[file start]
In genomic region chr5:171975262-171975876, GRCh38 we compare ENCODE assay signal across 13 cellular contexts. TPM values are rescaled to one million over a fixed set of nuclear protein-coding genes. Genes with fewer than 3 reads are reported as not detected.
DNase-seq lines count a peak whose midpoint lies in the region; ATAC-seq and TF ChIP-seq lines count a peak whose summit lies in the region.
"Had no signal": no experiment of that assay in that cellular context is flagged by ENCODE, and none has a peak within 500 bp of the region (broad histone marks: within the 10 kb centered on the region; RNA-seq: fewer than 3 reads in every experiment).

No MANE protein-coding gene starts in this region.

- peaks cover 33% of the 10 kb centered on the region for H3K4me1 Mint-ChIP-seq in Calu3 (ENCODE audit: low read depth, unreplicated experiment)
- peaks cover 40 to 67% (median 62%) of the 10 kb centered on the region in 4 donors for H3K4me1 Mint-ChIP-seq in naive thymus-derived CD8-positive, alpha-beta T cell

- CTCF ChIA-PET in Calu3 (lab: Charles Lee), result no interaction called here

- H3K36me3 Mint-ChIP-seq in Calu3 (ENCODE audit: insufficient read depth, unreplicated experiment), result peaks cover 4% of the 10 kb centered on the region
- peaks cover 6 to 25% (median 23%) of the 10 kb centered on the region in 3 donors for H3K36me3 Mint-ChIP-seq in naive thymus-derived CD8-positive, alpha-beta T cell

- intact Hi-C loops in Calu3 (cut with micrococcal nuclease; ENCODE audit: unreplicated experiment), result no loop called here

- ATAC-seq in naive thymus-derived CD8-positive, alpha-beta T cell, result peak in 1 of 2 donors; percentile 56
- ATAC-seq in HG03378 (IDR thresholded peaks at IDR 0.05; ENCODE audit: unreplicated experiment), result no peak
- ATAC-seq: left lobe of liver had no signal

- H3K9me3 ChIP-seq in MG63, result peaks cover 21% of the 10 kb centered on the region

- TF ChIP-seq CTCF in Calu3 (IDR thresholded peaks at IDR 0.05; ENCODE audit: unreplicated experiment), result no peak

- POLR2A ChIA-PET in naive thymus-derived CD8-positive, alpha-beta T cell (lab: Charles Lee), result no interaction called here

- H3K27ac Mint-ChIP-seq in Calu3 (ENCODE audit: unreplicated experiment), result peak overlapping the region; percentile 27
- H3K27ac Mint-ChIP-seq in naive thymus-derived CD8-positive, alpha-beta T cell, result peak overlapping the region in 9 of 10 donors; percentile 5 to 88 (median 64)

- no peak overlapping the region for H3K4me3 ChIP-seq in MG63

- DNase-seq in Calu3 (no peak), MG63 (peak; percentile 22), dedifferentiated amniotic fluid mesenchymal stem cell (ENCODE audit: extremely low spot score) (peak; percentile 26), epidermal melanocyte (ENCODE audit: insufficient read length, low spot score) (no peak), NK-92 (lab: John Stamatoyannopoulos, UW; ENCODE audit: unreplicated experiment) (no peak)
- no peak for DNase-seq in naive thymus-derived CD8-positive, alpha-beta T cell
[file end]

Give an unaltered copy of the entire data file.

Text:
In genomic region chr5:171975262-171975876, GRCh38 we compare ENCODE assay signal across 13 cellular contexts. TPM values are rescaled to one million over a fixed set of nuclear protein-coding genes. Genes with fewer than 3 reads are reported as not detected.
DNase-seq lines count a peak whose midpoint lies in the region; ATAC-seq and TF ChIP-seq lines count a peak whose summit lies in the region.
"Had no signal": no experiment of that assay in that cellular context is flagged by ENCODE, and none has a peak within 500 bp of the region (broad histone marks: within the 10 kb centered on the region; RNA-seq: fewer than 3 reads in every experiment).

No MANE protein-coding gene starts in this region.

- peaks cover 33% of the 10 kb centered on the region for H3K4me1 Mint-ChIP-seq in Calu3 (ENCODE audit: low read depth, unreplicated experiment)
- peaks cover 40 to 67% (median 62%) of the 10 kb centered on the region in 4 donors for H3K4me1 Mint-ChIP-seq in naive thymus-derived CD8-positive, alpha-beta T cell

- CTCF ChIA-PET in Calu3 (lab: Charles Lee), result no interaction called here

- H3K36me3 Mint-ChIP-seq in Calu3 (ENCODE audit: insufficient read depth, unreplicated experiment), result peaks cover 4% of the 10 kb centered on the region
- peaks cover 6 to 25% (median 23%) of the 10 kb centered on the region in 3 donors for H3K36me3 Mint-ChIP-seq in naive thymus-derived CD8-positive, alpha-beta T cell

- intact Hi-C loops in Calu3 (cut with micrococcal nuclease; ENCODE audit: unreplicated experiment), result no loop called here

- ATAC-seq in naive thymus-derived CD8-positive, alpha-beta T cell, result peak in 1 of 2 donors; percentile 56
- ATAC-seq in HG03378 (IDR thresholded peaks at IDR 0.05; ENCODE audit: unreplicated experiment), result no peak
- ATAC-seq: left lobe of liver had no signal

- H3K9me3 ChIP-seq in MG63, result peaks cover 21% of the 10 kb centered on the region

- TF ChIP-seq CTCF in Calu3 (IDR thresholded peaks at IDR 0.05; ENCODE audit: unreplicated experiment), result no peak

- POLR2A ChIA-PET in naive thymus-derived CD8-positive, alpha-beta T cell (lab: Charles Lee), result no interaction called here

- H3K27ac Mint-ChIP-seq in Calu3 (ENCODE audit: unreplicated experiment), result peak overlapping the region; percentile 27
- H3K27ac Mint-ChIP-seq in naive thymus-derived CD8-positive, alpha-beta T cell, result peak overlapping the region in 9 of 10 donors; percentile 5 to 88 (median 64)

- no peak overlapping the region for H3K4me3 ChIP-seq in MG63

- DNase-seq in Calu3 (no peak), MG63 (peak; percentile 22), dedifferentiated amniotic fluid mesenchymal stem cell (ENCODE audit: extremely low spot score) (peak; percentile 26), epidermal melanocyte (ENCODE audit: insufficient read length, low spot score) (no peak), NK-92 (lab: John Stamatoyannopoulos, UW; ENCODE audit: unreplicated experiment) (no peak)
- no peak for DNase-seq in naive thymus-derived CD8-positive, alpha-beta T cell